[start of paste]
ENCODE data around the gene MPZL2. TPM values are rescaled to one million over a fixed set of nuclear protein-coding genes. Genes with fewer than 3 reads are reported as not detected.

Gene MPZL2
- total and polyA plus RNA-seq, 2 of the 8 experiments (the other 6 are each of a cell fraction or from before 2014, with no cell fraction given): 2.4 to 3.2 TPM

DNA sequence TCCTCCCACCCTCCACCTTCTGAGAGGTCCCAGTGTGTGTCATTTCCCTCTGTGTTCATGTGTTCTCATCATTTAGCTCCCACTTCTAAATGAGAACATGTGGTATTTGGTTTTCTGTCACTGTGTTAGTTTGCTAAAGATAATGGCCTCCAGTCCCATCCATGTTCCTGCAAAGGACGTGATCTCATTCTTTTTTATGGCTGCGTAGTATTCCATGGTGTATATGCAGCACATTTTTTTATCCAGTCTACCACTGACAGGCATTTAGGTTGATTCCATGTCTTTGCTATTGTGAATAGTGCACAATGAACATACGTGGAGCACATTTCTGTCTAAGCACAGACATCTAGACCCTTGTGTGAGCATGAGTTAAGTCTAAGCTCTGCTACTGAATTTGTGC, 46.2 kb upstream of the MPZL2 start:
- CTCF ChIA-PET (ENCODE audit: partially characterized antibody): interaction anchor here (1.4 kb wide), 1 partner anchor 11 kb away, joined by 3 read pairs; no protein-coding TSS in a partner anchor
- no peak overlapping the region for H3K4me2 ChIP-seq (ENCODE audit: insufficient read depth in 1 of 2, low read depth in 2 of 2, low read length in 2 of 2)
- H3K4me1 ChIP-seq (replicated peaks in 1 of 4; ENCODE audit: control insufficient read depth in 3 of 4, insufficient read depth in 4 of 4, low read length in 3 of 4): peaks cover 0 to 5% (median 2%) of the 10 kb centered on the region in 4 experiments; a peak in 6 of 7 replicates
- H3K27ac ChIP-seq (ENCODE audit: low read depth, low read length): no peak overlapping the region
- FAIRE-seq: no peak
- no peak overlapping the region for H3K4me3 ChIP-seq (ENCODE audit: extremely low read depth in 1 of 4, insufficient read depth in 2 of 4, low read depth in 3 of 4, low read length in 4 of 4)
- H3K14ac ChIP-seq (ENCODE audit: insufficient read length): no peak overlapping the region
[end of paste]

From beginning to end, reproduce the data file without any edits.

ENCODE data around the gene MPZL2. TPM values are rescaled to one million over a fixed set of nuclear protein-coding genes. Genes with fewer than 3 reads are reported as not detected.

Gene MPZL2
- total and polyA plus RNA-seq, 2 of the 8 experiments (the other 6 are each of a cell fraction or from before 2014, with no cell fraction given): 2.4 to 3.2 TPM

DNA sequence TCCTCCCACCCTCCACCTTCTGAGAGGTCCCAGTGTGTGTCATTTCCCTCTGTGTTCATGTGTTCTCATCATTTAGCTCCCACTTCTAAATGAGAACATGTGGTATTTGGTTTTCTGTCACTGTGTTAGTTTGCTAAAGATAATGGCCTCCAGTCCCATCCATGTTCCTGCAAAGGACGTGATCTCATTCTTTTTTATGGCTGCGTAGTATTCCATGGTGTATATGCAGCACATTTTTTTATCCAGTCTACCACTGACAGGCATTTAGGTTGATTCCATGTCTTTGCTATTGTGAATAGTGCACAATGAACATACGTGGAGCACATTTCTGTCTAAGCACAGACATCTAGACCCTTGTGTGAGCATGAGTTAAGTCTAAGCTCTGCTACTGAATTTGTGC, 46.2 kb upstream of the MPZL2 start:
- CTCF ChIA-PET (ENCODE audit: partially characterized antibody): interaction anchor here (1.4 kb wide), 1 partner anchor 11 kb away, joined by 3 read pairs; no protein-coding TSS in a partner anchor
- no peak overlapping the region for H3K4me2 ChIP-seq (ENCODE audit: insufficient read depth in 1 of 2, low read depth in 2 of 2, low read length in 2 of 2)
- H3K4me1 ChIP-seq (replicated peaks in 1 of 4; ENCODE audit: control insufficient read depth in 3 of 4, insufficient read depth in 4 of 4, low read length in 3 of 4): peaks cover 0 to 5% (median 2%) of the 10 kb centered on the region in 4 experiments; a peak in 6 of 7 replicates
- H3K27ac ChIP-seq (ENCODE audit: low read depth, low read length): no peak overlapping the region
- FAIRE-seq: no peak
- no peak overlapping the region for H3K4me3 ChIP-seq (ENCODE audit: extremely low read depth in 1 of 4, insufficient read depth in 2 of 4, low read depth in 3 of 4, low read length in 4 of 4)
- H3K14ac ChIP-seq (ENCODE audit: insufficient read length): no peak overlapping the region